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Couture Gets "Kramped"
by Morgan Schimminger
Self-taught young designer combines custom-made options and crafy collections
Tutus should be reserved for ballerinas and five-year-olds. That’s the common adult vantage point on the ever-so-girly attire. Designer Shannon Kramp is a firm believer that tutus don’t go out of fashion at a certain age, having produced a mermaid version for a Coney Island parade and one specially designed for a quinceanera. The 22-year-old even rocks her own creations on errands to Walmart.
“They are sort of mainstream, even just the style, like the miniskirts with lots of ruffles,” explained Kramp, barely audible at points over the construction noise at the Spot on Elmwood.
Kramp has built her business stacked upon tulle. First, with the partnership Lady Love Tutus and now with her own line, Kramp Kouture. But don’t let the “kouture” fool you. Although couture conjures up images of high-end, often outlandish pieces accompanied by a surrealist price tag, Kramp’s offerings align with the edginess of couture, not the expense. The handmade designs walk the line between punk and pretty.
“It’s a mixture of DIY and couture,” she testified.
Kramp, who learned to sew from her mom around age seven, didn’t discover her love of fashion until much later. “I originally wanted to be a chef,” she admitted.
The Olcott native wound up forgoing any culinary ambitions, and studied digital media arts in college. Her designer gene kicked in at age 20, but by then she had already been shopping at vintage and thrift stores, scouting for clothes to alter by slashing and refashioning. After public inquiry from impressed witnesses to her custom clothing, Kramp began taking special orders.
“A lot of people do ask for something shorter or a different color,” she admitted. “If they want something different, that’s what I do.”
At its heart, Kramp Kouture stays true to its DIY origins. Her current “Rock Candy” collection features her signature Skeletank and Skeledress in all their shredded glory. There’s also painted jeans, hard-edged jewelry and a Rodarte-inspired mohair and feather skirt.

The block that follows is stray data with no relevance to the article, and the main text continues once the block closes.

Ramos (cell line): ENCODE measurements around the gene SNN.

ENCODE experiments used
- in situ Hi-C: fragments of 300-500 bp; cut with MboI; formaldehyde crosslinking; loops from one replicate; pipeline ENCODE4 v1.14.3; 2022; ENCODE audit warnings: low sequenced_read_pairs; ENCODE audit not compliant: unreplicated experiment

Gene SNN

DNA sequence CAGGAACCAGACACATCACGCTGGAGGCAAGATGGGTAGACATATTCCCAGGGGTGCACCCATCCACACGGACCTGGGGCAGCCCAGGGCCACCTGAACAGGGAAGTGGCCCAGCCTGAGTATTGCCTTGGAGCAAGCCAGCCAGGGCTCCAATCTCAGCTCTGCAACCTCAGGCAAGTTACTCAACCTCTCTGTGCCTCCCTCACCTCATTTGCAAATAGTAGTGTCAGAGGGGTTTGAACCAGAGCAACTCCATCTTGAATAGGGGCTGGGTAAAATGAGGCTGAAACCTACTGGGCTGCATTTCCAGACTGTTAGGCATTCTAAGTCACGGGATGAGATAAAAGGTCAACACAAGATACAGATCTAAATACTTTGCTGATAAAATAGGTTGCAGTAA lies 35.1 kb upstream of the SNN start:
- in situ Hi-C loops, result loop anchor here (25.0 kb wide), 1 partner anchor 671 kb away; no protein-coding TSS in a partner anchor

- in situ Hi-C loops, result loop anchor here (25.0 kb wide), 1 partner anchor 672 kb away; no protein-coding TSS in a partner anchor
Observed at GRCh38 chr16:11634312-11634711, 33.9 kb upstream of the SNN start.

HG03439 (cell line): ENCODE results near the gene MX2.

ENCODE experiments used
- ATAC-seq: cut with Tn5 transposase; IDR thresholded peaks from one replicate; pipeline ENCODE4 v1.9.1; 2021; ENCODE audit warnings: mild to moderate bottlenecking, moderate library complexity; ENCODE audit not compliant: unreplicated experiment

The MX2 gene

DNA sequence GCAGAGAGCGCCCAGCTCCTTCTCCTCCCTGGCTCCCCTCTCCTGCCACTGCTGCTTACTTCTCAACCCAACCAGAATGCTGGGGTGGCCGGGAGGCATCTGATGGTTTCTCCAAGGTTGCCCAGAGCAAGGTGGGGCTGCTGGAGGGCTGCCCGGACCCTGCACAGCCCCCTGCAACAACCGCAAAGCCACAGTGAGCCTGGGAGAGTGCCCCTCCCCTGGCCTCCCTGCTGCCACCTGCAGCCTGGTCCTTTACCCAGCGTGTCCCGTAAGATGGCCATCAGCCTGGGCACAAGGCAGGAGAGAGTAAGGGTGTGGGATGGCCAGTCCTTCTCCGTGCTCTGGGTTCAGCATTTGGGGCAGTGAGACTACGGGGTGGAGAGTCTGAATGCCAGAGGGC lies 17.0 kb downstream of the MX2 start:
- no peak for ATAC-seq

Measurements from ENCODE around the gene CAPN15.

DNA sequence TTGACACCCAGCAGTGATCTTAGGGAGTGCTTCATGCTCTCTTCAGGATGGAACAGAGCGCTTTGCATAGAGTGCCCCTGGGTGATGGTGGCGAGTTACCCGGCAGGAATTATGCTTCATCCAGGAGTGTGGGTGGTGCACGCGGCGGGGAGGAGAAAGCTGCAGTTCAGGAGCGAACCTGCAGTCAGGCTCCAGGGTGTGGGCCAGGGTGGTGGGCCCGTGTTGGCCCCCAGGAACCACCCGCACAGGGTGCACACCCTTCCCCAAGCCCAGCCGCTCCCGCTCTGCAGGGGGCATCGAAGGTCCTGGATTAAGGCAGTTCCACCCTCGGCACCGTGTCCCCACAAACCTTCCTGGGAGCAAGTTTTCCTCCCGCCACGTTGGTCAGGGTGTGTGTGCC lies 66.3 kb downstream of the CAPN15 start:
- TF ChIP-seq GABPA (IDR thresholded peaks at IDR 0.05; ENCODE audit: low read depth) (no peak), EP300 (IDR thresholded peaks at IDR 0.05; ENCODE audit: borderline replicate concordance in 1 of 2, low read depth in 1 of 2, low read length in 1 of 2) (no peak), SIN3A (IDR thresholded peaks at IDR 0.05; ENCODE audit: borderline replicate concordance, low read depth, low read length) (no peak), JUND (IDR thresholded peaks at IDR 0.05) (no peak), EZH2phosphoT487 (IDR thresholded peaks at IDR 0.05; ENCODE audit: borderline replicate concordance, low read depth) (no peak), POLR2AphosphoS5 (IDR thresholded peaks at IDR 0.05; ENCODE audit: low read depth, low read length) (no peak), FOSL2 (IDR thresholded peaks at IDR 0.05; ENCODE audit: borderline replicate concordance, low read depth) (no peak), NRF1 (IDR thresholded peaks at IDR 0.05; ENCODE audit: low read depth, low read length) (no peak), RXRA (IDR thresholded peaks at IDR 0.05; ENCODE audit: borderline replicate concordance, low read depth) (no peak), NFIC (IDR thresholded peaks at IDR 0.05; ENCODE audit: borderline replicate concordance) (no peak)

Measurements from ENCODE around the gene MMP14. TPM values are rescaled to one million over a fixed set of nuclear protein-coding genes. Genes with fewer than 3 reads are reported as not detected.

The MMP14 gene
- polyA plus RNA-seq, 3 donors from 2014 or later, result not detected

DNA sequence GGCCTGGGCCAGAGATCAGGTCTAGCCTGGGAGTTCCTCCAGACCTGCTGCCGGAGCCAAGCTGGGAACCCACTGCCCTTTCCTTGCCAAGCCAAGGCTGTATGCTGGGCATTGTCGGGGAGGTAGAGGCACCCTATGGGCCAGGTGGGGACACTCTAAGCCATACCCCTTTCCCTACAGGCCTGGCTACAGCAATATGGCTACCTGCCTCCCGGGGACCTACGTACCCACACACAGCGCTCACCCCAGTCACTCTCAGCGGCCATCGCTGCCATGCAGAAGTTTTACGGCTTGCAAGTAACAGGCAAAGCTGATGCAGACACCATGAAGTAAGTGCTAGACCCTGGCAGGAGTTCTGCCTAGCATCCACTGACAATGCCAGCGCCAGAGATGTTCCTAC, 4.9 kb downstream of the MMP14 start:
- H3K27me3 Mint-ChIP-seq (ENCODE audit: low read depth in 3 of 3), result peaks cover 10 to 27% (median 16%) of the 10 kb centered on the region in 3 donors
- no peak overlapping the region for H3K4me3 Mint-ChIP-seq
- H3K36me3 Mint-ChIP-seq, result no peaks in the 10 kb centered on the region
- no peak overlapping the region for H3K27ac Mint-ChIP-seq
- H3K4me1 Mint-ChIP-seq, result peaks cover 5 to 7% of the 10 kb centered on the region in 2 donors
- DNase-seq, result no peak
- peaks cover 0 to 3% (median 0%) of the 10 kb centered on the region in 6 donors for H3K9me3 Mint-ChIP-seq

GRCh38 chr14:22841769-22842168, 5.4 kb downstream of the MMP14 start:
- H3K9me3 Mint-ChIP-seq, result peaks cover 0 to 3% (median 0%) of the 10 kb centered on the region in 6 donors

Her design process revolves around revelations and elaboration. “Sometimes I just think of what is cool together,” reflected Kramp. “Even if you take a boring pattern, you can amp it up with embellishments and different material.”
So, how does she describe the Kramp Kouture woman? “I’d definitely say someone who has their own personal style—someone unique that sort of lives that rock-and-roll lifestyle.”
That lifestyle extends beyond womenswear, with the brand occasionally shifting gears to produce menswear and housewares. Some of the more notable homebound creations include a shag rug of scrap T-shirts (serving as muse for a custom-ordered toilet seat cover) and light fixtures adorned with colored rocks.
This renaissance woman also models and organizes local fashion shows. Every role Kramp takes on serves as a vessel to push her line.
“Right now, I’m just showing my book, and hoping to get my stuff picked up at different boutiques,” she said.
Issue Navigation> Issue Index > v9n1 (week of Thursday, January 7) > Couture Gets "Kramped"
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